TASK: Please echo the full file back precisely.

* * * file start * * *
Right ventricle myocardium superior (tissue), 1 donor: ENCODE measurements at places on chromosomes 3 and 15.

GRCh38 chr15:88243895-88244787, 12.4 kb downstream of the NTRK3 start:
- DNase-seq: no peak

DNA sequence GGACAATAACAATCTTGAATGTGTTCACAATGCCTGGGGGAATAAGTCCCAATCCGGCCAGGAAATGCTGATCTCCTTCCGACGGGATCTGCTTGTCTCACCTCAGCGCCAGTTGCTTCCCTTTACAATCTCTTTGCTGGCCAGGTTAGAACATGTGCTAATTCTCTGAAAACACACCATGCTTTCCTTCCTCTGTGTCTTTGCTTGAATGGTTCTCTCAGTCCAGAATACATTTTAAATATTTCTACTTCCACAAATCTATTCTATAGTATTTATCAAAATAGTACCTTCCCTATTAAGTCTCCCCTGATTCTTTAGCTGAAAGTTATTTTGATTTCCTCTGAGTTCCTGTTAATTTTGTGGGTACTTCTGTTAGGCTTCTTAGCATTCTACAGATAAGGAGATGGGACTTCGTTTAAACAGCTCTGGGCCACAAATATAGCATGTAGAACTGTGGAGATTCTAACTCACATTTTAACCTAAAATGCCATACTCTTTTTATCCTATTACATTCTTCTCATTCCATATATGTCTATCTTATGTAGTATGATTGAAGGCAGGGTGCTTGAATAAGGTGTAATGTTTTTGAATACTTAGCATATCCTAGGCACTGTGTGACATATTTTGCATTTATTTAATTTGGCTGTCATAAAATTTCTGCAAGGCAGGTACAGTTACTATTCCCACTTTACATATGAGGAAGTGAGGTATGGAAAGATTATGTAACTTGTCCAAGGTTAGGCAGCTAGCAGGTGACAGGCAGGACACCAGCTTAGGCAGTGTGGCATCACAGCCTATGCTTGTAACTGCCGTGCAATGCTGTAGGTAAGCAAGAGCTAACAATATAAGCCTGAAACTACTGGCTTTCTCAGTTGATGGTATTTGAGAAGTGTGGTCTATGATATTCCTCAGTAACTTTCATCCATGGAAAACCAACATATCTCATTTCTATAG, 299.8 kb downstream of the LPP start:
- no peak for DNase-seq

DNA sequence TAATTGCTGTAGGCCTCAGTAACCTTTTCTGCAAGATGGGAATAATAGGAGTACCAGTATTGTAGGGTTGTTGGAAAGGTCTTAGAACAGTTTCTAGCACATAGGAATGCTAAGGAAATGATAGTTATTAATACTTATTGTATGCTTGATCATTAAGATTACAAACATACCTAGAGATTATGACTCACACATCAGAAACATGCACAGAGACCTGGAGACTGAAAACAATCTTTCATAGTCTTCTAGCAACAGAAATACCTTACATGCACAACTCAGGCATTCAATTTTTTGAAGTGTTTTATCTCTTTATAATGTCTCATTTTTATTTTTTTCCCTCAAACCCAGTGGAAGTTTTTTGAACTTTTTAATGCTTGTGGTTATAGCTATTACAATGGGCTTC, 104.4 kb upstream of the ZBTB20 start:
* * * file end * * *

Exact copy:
Right ventricle myocardium superior (tissue), 1 donor: ENCODE measurements at places on chromosomes 3 and 15.

GRCh38 chr15:88243895-88244787, 12.4 kb downstream of the NTRK3 start:
- DNase-seq: no peak

DNA sequence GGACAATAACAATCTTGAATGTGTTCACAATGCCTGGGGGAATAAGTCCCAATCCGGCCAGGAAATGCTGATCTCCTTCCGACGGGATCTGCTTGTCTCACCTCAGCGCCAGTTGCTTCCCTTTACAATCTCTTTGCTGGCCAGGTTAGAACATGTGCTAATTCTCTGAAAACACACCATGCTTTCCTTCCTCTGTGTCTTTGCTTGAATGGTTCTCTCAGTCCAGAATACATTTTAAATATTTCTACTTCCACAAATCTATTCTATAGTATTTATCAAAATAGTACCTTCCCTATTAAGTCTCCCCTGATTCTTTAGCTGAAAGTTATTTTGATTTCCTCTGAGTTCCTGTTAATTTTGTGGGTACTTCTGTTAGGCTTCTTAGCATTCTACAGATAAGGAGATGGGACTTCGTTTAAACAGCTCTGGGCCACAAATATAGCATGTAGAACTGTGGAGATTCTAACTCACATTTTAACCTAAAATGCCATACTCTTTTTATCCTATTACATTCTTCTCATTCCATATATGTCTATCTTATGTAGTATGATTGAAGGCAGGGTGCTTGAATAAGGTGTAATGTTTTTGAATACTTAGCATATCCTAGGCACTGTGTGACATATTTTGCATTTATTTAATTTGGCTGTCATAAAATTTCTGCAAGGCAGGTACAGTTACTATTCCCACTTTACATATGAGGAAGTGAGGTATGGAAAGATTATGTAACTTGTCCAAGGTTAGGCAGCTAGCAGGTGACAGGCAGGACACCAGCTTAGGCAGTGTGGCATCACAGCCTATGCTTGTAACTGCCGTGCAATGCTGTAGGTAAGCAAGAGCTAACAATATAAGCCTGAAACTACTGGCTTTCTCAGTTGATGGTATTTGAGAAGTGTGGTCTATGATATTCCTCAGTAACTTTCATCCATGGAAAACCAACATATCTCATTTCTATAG, 299.8 kb downstream of the LPP start:
- no peak for DNase-seq

DNA sequence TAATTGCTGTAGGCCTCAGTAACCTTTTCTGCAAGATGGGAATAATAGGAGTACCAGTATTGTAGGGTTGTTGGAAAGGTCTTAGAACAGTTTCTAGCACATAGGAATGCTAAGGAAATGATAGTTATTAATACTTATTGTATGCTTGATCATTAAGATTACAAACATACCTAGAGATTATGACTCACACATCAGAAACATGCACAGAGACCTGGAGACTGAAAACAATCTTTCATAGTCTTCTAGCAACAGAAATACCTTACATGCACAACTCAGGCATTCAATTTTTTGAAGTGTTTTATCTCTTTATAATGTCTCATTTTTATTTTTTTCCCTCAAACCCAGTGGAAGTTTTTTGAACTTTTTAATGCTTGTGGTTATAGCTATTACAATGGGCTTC, 104.4 kb upstream of the ZBTB20 start: